The Israeli clarinetist’s new album features both jazz and the captivating sounds of Brazilian choro
By MORDECAI SPECKTOR
After Jewish music lovers complete their fast from leaven, a reward is surely in order.
The Anat Cohen Quartet, which returns to the Dakota Jazz Club for two shows on April 12, fills the bill.
There’s beer and cocktails, too.
Cohen, a Tel Aviv native who’s risen to the top of the jazz scene on clarinet, is touring behind a scintillating new album, Luminosa (Anzic Records), which combines jazz and Brazilian music, the latter of which has captured the musician’s musical imagination over recent years.
Anat Cohen Quartet
April 12 at the
Dakota Jazz Club
Ace Brazilian guitarist Romero Lubambo — who has played the Dakota twice over the past year, with classical guitar virtuoso Sharon Isbin (a St. Louis Park native) — plays on four of the Luminosa tunes. And Cohen’s Brazilian group, Choro Aventuroso — Vitor Gonçalves, accordion; Cesar Garabini, guitar; and Sergio Krakowski, pandeiro (Brazilian tambourine) — play on two songs.
The ensemble heard on Luminosa played five nights in New York City in early March.
“I’m excited about presenting choro in an official way in one of my albums… Brazil has been a big part of my life, so we’re doing an official nod to Brazil,” Cohen told the Jewish World, during a recent phone conversation from her home in Brooklyn.
Choro (SHO-roh), a lilting lyrical, pulsing kind of music, has been described as the “New Orleans jazz of Brazil.”
During her interview, Cohen admitted to being a little jet-lagged, not her usual talkative self. She had just returned from a two-week tour of Japan, with jazz pianist Bruce Barth’s quartet.
“Last year, I was doing part of the [“Newport Jazz Festival: NOW 60”], we were touring and playing more straight-ahead jazz,” she mentioned, regarding the band of all-stars celebrating the venerable music festival. “I always go back and forth between different things. I want to play more choro this year, and figure out what the next step is.”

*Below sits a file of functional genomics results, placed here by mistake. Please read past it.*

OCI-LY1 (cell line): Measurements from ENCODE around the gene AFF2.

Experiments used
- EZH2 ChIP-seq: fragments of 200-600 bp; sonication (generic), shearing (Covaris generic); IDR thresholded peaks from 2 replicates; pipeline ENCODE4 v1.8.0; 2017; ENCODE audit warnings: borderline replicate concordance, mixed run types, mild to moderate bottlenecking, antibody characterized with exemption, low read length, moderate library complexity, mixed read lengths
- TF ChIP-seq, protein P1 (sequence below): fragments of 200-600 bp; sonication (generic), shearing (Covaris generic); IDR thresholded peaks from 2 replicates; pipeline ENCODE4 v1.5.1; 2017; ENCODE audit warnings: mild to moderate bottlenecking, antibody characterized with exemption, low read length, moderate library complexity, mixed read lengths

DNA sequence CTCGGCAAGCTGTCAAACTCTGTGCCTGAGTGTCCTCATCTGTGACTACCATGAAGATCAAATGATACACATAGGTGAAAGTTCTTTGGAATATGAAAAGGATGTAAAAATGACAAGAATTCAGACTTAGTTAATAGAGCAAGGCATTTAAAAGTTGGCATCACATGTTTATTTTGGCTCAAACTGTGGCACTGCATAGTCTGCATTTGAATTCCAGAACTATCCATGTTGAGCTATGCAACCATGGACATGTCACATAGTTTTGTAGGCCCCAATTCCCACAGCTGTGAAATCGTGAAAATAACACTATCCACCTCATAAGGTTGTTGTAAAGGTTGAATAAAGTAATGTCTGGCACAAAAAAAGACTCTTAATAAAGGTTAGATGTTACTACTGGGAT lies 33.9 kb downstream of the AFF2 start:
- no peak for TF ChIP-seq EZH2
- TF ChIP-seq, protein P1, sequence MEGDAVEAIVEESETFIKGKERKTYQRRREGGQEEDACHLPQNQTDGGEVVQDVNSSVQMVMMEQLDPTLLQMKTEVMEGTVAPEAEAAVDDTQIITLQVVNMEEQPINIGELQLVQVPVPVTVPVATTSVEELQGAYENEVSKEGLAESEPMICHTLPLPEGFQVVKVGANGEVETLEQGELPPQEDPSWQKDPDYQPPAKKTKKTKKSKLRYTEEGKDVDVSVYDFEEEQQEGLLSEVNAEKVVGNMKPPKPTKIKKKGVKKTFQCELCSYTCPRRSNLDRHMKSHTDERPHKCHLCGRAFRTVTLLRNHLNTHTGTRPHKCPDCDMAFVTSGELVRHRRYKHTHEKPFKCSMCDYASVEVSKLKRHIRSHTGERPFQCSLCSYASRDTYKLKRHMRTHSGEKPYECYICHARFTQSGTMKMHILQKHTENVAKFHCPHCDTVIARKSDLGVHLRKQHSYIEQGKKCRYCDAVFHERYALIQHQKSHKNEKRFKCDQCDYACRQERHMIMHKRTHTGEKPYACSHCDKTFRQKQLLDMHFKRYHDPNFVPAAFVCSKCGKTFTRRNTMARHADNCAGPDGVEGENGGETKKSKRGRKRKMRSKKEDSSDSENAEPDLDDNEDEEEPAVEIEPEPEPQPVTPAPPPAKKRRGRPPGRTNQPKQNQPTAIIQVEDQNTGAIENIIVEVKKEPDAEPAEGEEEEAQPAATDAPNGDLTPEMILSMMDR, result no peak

The press release for the new album quotes Cohen: “The sound of Luminosa reflects my musical life in New York City. I flow between modern and traditional jazz, between samba and choro — all maybe in a week’s time.” Luminosa was produced by Cohen; keyboards wizard Jason Lindner, who will be with the quartet at the Dakota; and Oded Lev-Ari, Cohen’s longtime friend and Anzic Records partner.
Joining Cohen and Lindner for the Midwest tour dates will be bassist Linda Oh, who has led her own groups and accompanied Dave Douglas, Joe Lovano and other top flight jazz artists; and drummer Adam Cruz, who will return to the Dakota with pianist Danilo Pérez’s trio April 22.
It should be a wonderful show at the Dakota. Cohen, who played here since 2012, is an animated character onstage, cheering on her follow musicians and dancing to the music.
In addition to his producing chores, Lindner plays a ton on Luminosa, turning in brilliant solos on most of the tunes. He brought Cohen the Flying Lotus song “Putty Boy Strut,” and gave it a whole new arrangement.
The new album also features Israeli guitarist Gilad Hekselman, on Cohen’s song “The Wein Machine,” a tribute to Newport Jazz Festival founder George Wein. Hekselman, one of the large contingent of Israeli jazz musicians now living in New York City, played Studio Z in downtown St. Paul several months ago, with trumpeter John Raymond, a Twin Cities native now working and living in New York; and drummer Colin Stranahan.
Cohen also performs and records with her siblings, trumpeter Avishai, of the SF Jazz Collective and other groups; and soprano saxophonist Yuval, who lives in Tel Aviv, where he plays with some younger musicians and teaches. Yuval also is one of the nicest guys in the world (7-19-13 AJW).
Unfortunately, Anat Cohen told the AJW that the 3 Cohens have no upcoming shows scheduled. One still can imagine an evening, sometime in the future, when they appear together on the Dakota stage.
The Anat Cohen Quartet will play two shows 7 and 9 p.m. Sunday, April 12 at the Dakota Jazz Club and Restaurant, 1010 Nicollet Ave., Minneapolis. For tickets, call 612-332-1010, or go to: dakotacooks.com. (American Jewish World, 3.27.15)
Since 1912 the AJW has served as an important news resource for the Jewish community. The Jewish World unites the main Jewish communities in St. Paul and Minneapolis, as well as those in Duluth, Rochester and smaller cities, and bridges the divides between the various Jewish religious streams.